The domain structure of protein Z, which is composed of 180 amino acids, is shown in the upper part of the figure below. Protein Z is palmitoylated at a cysteine residue (the third amino acid) through the mechanism shown in the box.

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Which of the following diagrams shows the correct topology of protein Z in the plasma membrane?

enter image description here

I think the second diagram is correct because cytoplasmic side has reducing environment and so SH will not be allowed to react this way. Am I right ?

  • $\begingroup$ I think you're right - disulfide bonds don't usually occur in cytoplasmic proteins either for that reason. $\endgroup$
    – shigeta
    Commented Jan 11, 2014 at 11:39

1 Answer 1


I don't think there's any oxidation or reduction going on in this reaction; certainly there is no net reduction or involvement of NADH cofactor or anything like that. Furthermore, I think that it isn't too hard (esp. since these are enzyme-catalyzed reactions) to imagine that the mechanism is simple: nucleophilic attack of the carbon of the thioester by the cysteine, forming a thioketal intermediate, resulting in ejecting the CoASH as a leaving group. No reduction or oxidation.

Instead of oxidation or reduction, I would think about where exactly are the components of each reaction present. In order for the palmitoylation reaction to occur, you need: the protein Z N terminus, palmitoyl-CoA, and protein acyltransferase. Where are these components more likely to be present, inside or outside of the cell? Especially given that CoASH has several negatively charged phosphate groups.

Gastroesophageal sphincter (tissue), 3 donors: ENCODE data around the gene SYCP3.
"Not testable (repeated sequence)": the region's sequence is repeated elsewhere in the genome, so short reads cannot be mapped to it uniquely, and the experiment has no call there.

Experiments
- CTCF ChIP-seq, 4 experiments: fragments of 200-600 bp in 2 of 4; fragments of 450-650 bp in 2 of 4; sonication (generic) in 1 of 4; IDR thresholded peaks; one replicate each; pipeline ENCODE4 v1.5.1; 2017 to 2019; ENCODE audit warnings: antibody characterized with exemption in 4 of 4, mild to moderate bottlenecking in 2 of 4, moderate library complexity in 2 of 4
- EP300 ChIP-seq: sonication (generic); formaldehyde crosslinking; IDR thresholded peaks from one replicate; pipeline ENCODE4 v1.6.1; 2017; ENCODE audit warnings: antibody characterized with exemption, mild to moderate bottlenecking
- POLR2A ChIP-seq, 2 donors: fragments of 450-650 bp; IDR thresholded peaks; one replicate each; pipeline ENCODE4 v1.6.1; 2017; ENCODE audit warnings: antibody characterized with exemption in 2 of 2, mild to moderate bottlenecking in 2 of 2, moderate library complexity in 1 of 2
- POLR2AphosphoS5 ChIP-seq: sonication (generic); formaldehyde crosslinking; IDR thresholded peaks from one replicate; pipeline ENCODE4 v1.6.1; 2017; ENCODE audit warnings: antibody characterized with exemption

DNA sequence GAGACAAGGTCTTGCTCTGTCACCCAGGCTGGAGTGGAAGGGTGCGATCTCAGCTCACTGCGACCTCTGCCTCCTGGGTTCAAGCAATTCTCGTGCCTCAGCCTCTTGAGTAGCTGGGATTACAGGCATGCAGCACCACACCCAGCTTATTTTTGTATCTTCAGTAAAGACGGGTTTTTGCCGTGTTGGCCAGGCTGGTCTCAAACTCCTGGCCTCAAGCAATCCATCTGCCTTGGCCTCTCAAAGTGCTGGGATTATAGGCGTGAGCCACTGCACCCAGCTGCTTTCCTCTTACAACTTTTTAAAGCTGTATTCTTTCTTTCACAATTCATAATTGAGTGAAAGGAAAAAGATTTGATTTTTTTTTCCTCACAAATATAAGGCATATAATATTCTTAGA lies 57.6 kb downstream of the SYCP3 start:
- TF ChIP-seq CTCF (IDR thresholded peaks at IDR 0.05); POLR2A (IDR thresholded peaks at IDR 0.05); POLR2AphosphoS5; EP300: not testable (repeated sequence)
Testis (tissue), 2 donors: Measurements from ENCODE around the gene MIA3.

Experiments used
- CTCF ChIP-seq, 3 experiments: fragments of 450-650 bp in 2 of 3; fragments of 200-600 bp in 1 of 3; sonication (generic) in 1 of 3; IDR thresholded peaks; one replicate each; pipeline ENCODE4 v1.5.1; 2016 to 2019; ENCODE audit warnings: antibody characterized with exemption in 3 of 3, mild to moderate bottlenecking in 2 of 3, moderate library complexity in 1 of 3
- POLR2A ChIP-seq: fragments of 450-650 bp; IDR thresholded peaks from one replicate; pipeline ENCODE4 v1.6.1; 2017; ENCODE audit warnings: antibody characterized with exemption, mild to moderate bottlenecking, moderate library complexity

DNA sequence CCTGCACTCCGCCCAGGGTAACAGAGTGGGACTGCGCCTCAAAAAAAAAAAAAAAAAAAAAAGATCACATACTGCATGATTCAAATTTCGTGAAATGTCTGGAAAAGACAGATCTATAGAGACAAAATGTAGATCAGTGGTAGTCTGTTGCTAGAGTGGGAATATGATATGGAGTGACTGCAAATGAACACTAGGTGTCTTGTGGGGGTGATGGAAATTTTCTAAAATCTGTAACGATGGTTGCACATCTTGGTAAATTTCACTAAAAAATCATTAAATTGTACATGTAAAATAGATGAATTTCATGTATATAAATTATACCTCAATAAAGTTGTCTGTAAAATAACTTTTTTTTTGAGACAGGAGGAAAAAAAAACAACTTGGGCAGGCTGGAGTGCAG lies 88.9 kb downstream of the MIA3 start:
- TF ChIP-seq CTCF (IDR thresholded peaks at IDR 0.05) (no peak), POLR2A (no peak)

• $\begingroup$ I would say - inside the cell because of the enzymes and the substrates required. But how is negative charge connected with this ? $\endgroup$
    – biogirl
    Commented Jan 11, 2014 at 13:03
  • 2
    $\begingroup$ This review (bio.ijs.si/~krizaj/group/Predavanja%202011/…) indicates that thioacylation of the type depicted in the question is indeed a cytoplasmic process. $\endgroup$
    – Alan Boyd
    Commented Jan 11, 2014 at 14:58
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    $\begingroup$ @biogirllajja, a common strategy for keeping cofactors inside the cell is to give them net charge, particularly negative charge since phosphate is the most common charged species around that can be easily added to molecules. The net charge prevents the diffusion of the cofactor across the plasma membrane. For example, one of the main reasons glucose is rapidly converted to UDP-glucose upon entering the cell is to prevent its passive diffusion out of the cell. $\endgroup$
    – A. Kennard
    Commented Jan 12, 2014 at 9:42

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